Access granted. For undergraduates at Emory, it goes well beyond simply being taught by leading researchers. Many are elbow to elbow with them, carrying out research projects together. Four in five undergraduates report having an opportunity to work with faculty on a research project (2013 Emory College Senior Survey).
A, B, or C. Another key differentiator at Emory is student choice. At Emory College, students choose from 71 majors and 57 minors. Those interested in business or nursing can apply to Goizueta Business School or the Nell Hodgson Woodruff School of Nursing to earn a BBA or BSN after their sophomore year. And those with twin passions have come to the right place: 48 percent of Emory students double-major.
Willing, able teachers. Emory faculty are deeply and happily engaged in both research and undergraduate education. Arts and Sciences Distinguished Professor Victor Corces knows why: "Teaching undergraduates helps faculty members step out of our small and specific research areas to look at the big picture. Often this leads us to contemplate a research problem from a different angle not previously considered."
Breathing "life" into Campus Life. Emory students care deeply about ethical engagement, polyculturalism, and social justice. Senior Vice President for Campus Life Ajay Nair asks how to preserve generosity, create spaces that affirm the identities of our community members, and encourage dialogue that utilizes our community's rich diversity. He looks for answers from Emory students.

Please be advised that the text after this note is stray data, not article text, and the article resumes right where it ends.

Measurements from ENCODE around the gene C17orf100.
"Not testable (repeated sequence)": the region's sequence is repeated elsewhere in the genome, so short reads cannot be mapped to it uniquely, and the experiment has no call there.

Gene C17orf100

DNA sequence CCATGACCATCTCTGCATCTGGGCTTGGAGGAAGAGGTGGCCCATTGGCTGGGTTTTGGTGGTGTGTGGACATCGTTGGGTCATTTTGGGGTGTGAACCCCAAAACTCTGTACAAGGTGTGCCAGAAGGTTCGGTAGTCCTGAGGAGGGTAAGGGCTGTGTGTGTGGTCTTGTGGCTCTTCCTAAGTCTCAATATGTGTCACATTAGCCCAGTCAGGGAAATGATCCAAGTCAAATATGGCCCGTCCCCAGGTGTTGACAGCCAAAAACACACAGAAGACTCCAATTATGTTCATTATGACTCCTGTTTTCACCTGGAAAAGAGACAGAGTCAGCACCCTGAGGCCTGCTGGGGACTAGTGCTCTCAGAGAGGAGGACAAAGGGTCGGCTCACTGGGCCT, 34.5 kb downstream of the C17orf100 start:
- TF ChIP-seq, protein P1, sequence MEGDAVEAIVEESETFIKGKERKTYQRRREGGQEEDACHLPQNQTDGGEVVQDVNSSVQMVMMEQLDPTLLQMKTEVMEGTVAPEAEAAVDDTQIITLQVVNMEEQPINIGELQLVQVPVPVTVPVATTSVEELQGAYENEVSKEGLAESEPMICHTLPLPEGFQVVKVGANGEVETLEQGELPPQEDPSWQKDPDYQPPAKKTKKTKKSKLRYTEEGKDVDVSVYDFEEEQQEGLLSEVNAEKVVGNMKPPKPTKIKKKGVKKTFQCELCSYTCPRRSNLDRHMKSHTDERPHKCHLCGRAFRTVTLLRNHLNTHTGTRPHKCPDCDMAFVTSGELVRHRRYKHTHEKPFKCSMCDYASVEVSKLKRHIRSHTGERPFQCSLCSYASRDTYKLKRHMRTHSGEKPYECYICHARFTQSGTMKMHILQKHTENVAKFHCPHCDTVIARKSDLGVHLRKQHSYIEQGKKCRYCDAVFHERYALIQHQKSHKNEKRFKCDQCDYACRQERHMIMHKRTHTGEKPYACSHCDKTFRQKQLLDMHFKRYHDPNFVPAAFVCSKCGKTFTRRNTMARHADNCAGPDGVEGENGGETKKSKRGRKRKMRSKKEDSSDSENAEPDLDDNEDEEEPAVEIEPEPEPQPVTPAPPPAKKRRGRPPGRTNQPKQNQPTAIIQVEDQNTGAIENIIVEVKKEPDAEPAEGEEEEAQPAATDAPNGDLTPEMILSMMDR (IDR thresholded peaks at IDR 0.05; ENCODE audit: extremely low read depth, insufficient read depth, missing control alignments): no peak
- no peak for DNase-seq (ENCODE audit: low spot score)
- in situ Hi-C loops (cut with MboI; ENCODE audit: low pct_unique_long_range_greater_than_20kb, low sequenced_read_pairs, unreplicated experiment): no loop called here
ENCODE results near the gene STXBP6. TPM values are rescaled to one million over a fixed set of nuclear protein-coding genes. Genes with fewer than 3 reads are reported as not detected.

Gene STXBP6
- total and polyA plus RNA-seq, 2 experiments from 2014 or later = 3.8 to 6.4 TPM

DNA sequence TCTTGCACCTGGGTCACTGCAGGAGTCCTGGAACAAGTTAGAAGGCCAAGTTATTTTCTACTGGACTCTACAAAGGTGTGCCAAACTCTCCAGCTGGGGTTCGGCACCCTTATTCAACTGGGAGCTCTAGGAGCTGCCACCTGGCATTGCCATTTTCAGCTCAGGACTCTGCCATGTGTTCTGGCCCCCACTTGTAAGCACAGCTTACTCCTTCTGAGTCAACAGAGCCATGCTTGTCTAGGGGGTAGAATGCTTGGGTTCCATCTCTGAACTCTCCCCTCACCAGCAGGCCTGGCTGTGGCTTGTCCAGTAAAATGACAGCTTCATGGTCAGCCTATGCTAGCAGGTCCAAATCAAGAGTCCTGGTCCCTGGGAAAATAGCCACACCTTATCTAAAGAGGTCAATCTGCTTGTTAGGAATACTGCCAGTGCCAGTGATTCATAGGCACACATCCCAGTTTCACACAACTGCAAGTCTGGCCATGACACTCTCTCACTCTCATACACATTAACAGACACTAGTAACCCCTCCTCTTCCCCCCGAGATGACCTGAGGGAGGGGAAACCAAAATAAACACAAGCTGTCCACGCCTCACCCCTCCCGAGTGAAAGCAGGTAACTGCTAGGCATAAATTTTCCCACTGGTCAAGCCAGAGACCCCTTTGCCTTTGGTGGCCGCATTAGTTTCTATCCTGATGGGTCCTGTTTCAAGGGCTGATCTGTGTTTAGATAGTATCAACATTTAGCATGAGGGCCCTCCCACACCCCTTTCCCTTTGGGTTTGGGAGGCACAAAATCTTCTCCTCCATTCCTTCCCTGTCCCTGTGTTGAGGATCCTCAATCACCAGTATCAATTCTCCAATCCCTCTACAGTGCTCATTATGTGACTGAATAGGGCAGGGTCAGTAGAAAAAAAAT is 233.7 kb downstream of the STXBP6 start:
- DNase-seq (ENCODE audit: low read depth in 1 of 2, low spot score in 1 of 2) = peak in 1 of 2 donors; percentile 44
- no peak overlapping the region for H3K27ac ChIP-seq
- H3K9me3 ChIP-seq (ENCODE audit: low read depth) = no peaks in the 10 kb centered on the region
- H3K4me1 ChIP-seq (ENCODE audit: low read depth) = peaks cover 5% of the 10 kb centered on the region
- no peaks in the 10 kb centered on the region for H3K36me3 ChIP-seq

Power on. Four years hence, the Class of 2018 will benefit from an alumni network that is 125,000-strong and uncommonly dedicated to one another's welfare.
Sweet spot. Emory students benefit from having the city of Atlanta at their doorstep. When they are looking for internships, research opportunities, entertainment, or just the perfect sweet tea, they have Atlanta's diverse cultural offerings and thriving industries to tap into and explore. For some, the city becomes a permanent home; 30% of students are employed here after graduation.
Pleasing Signs from Early Decision
For a number of years now, early decision (ED) applications have increased. Students' willingness to commit early to Emory is a key indicator of the university's rising appeal.
This year, 2,111, or 11.9%, of applications to Emory College were ED and 789, or 10.6%, of applications to Oxford College were ED. Latting estimates that the share of enrolling students applying ED will be about 50% while Taylor estimates that number will be 35% for Oxford. Emory College seeks to enroll a first-year class of 1,350; the magic number at Oxford is 460.
"With the growth in ED admits and overall applications, this year's admit rate has decreased slightly to 25.9% for Emory College," says Latting. Last year, the admit rate was 26.5%.
In the case of applicants who have the academic preparation to contribute to university life, ED is a useful tool -- though not without its detractors. With ED attracting students from families who may not need the more competitive financial aid packages that Regular Decision produces, classes can be less diverse as a result. For that reason, says Latting, "we really keep a close eye on the overall composition of the entire class to maintain diversity across a number of key dimensions. This is of paramount importance to Emory."
"The growth in students applying through early decision plans to Oxford in the last several years has had a profound impact on our ability to shape the entering class across two key dimensions -- the quality of the academic preparation of students and the diversity of their academic interests," says Taylor.